Today we’re sharing an update from our Rainforest team:
As 2014 begins to wind down, I must give thanks to the Rainforest staff for such a productive year.
Earlier this year, we reported on the successful hatching of four Amazon big-headed turtles, the first in North America.
Our work with poison dart frogs continues with nearly 600 egg masses being produced by our frog collection this year. Behind the scenes, we continue to be one of the only institutions breeding the kokoe-pa poison dart frog (Oophaga histrionica, also known as the harlequin poison dart frog). Kokoe-pa frogs exhibit interesting parenting behaviors with females tending their tadpoles and providing them with feeder-eggs, the only food their tadpoles will consume. Our 13-year-old female kokoe-pa continues to produce eggs and successfully raise tadpoles. Other additions to our exhibit collection include, two young matamata turtles and ten red-bellied piranha.
On the botanical side of things, we have added a stilt palm, a parlor palm, a pitch apple, a strangler fig, a pink powder puff tree, and several other species to our amazingly diverse plant collection.
The rainforest staff have also been busy with several presentations. Our Senior Herpetologist, Jessica Nelson presented ‘Trends in Reproduction of Poison Dart Frogs’ and ‘A Case for Managing Amphibians as Individuals’ to the American Association of Zookeepers (AAZK). Deb Dial, our Senior Aviculturist, received AAZK’S 2014 Susan D. Chan Author of the Year award for her paper ‘Supporting Avian Reproduction in a Mixed-Species Exhibit’. Deb also received the Avian Scientific Advisory Group’s 2014 grant award, which allowed her to travel and present another paper at the annual AAZK conference in Orlando.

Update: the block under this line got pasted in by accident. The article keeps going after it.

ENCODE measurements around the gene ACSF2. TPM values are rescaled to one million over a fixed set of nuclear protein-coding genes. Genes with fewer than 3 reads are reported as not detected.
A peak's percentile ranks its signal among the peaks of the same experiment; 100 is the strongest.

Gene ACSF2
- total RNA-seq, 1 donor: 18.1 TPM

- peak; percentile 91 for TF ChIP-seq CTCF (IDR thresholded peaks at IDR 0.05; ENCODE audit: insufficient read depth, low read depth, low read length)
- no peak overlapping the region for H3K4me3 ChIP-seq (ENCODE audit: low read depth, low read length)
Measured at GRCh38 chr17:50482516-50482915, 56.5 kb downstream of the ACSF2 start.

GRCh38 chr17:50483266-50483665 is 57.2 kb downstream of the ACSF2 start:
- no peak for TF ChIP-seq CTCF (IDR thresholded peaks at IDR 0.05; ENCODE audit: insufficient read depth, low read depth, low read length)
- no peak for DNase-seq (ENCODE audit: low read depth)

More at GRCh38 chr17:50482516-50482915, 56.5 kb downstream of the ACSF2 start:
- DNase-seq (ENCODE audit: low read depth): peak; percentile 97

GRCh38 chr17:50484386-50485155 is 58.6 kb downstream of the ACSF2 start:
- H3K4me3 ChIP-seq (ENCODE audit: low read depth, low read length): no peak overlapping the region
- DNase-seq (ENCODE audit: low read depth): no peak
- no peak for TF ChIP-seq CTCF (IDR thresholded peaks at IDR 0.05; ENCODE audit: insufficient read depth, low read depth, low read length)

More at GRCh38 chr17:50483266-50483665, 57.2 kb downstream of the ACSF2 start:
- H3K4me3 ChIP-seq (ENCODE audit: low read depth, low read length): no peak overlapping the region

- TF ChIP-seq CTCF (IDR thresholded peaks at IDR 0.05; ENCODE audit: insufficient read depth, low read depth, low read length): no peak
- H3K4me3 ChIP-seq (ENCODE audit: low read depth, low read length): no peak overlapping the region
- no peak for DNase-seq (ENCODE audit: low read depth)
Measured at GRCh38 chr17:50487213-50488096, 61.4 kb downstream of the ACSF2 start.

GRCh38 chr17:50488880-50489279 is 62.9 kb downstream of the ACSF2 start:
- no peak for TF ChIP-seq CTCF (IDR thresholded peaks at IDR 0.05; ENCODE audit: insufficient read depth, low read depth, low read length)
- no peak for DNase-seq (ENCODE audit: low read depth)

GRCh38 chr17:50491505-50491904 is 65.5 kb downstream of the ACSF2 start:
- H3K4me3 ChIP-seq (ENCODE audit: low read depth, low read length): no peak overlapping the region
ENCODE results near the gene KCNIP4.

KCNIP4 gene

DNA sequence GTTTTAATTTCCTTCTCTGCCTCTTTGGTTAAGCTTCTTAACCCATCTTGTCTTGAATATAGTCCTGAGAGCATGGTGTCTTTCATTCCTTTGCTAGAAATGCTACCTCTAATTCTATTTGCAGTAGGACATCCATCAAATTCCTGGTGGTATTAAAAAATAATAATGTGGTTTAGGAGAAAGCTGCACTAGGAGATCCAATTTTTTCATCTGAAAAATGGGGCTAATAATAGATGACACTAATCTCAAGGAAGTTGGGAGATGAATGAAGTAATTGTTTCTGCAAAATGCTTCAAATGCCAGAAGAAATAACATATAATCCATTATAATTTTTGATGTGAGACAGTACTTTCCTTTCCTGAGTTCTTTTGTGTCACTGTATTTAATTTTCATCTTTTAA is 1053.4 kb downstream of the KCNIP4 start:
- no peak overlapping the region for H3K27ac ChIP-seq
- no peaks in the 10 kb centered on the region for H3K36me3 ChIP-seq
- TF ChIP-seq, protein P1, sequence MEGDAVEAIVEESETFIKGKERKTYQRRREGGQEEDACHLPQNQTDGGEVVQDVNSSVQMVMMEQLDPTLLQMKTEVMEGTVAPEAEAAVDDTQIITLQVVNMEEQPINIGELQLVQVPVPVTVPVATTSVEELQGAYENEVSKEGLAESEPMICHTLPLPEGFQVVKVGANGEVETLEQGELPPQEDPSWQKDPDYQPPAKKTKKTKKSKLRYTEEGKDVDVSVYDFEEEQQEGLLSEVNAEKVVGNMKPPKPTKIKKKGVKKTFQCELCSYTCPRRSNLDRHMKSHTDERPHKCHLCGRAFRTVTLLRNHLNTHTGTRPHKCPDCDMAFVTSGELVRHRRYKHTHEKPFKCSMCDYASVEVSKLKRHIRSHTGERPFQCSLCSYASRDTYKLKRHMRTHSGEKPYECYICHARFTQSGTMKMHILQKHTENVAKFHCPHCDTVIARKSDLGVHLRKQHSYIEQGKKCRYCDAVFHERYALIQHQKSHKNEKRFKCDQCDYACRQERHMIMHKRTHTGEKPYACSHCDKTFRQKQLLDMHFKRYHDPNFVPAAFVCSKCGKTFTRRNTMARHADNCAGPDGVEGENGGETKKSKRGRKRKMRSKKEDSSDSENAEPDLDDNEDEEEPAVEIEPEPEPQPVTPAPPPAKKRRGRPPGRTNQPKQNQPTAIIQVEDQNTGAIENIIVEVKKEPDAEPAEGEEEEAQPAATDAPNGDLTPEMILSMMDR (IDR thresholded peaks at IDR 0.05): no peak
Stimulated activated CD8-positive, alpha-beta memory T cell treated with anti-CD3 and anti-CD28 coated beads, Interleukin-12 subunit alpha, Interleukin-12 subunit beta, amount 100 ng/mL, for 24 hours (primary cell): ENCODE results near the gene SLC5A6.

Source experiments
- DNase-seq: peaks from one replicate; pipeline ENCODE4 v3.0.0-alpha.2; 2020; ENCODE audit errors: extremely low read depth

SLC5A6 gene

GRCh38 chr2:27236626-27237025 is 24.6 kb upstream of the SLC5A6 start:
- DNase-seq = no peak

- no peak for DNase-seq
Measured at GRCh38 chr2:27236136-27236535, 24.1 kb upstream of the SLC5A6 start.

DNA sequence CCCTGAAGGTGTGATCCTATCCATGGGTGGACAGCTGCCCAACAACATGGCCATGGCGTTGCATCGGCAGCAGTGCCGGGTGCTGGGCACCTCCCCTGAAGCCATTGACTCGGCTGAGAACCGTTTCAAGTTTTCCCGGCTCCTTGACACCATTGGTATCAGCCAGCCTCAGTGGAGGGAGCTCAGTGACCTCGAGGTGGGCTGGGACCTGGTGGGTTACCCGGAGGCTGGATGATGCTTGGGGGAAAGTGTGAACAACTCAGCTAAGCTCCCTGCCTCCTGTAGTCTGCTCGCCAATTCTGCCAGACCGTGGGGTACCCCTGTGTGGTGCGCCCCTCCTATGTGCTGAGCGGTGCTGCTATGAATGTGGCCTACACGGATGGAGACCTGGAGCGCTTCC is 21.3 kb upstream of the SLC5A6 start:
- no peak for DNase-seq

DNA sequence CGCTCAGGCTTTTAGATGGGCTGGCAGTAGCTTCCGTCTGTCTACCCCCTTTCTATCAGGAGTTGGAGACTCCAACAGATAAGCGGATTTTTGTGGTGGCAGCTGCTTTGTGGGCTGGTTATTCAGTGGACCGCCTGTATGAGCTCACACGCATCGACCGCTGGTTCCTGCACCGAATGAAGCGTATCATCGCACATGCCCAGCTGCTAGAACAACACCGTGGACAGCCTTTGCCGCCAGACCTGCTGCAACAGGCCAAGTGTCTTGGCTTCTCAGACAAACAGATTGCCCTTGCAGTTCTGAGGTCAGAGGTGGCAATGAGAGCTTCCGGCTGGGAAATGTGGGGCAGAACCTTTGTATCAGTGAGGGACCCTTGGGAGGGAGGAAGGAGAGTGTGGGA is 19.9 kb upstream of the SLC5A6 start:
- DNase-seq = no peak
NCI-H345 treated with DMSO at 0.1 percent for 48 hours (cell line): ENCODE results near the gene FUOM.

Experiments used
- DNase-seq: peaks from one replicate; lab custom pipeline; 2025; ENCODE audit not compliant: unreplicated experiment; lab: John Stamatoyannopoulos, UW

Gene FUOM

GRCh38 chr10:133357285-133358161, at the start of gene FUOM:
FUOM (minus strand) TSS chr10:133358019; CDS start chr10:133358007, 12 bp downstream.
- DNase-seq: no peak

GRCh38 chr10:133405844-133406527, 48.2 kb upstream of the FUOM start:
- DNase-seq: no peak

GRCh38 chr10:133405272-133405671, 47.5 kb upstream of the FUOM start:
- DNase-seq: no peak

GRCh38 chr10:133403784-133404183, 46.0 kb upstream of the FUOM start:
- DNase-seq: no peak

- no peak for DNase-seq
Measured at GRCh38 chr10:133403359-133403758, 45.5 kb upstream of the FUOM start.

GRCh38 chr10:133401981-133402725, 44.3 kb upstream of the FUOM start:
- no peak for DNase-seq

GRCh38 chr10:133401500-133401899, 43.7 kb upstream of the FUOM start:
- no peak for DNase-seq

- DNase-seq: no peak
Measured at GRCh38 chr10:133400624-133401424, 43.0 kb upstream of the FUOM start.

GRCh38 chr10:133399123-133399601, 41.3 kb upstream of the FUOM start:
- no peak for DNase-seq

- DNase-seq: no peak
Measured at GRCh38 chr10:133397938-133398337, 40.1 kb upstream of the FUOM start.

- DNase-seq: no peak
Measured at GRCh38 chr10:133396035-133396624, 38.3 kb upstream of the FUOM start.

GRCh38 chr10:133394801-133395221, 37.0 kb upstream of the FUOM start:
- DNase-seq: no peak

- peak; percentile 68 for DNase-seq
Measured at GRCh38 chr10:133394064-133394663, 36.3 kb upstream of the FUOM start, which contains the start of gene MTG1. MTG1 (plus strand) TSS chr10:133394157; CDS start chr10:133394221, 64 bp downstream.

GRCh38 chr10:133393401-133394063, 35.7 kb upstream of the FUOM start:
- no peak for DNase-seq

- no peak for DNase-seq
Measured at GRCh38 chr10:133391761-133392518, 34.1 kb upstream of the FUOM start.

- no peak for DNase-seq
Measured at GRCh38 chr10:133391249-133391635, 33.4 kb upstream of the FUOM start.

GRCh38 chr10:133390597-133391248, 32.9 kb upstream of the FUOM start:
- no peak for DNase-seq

In addition, we are excited to be working with several Atlantic puffin research scientists at the Woods Hole Oceanographic institution. Puffins at the National Aquarium were outfitted with GPS units to better understand correct attachment and placement of these devices on live birds.
Information gathered at the Aquarium was used in the Gulf of Maine this summer when GPS devices were placed on wild puffins to better understand adult foraging patterns. We are currently collaborating with this group of scientists in their quest to better understand the gut microbiome of Atlantic puffins and how the intestinal microbial communities of wild birds might compare with ours here in Baltimore.
Networking with several of the Association of Zoos and Aquarium's Species Survival programs, this year we have transferred three Atlantic puffins, nine red-capped cardinals, four silver-beaked tanagers, two blue-crowned motmots and two Linne’s two-toed sloths to other institutions. These animals were all born or hatched here at the National Aquarium and are integral to our commitment to maintain diverse, sustainable populations within the accredited zoos and aquariums across the United States.
What are you thankful for this year? Tell us in the comments section!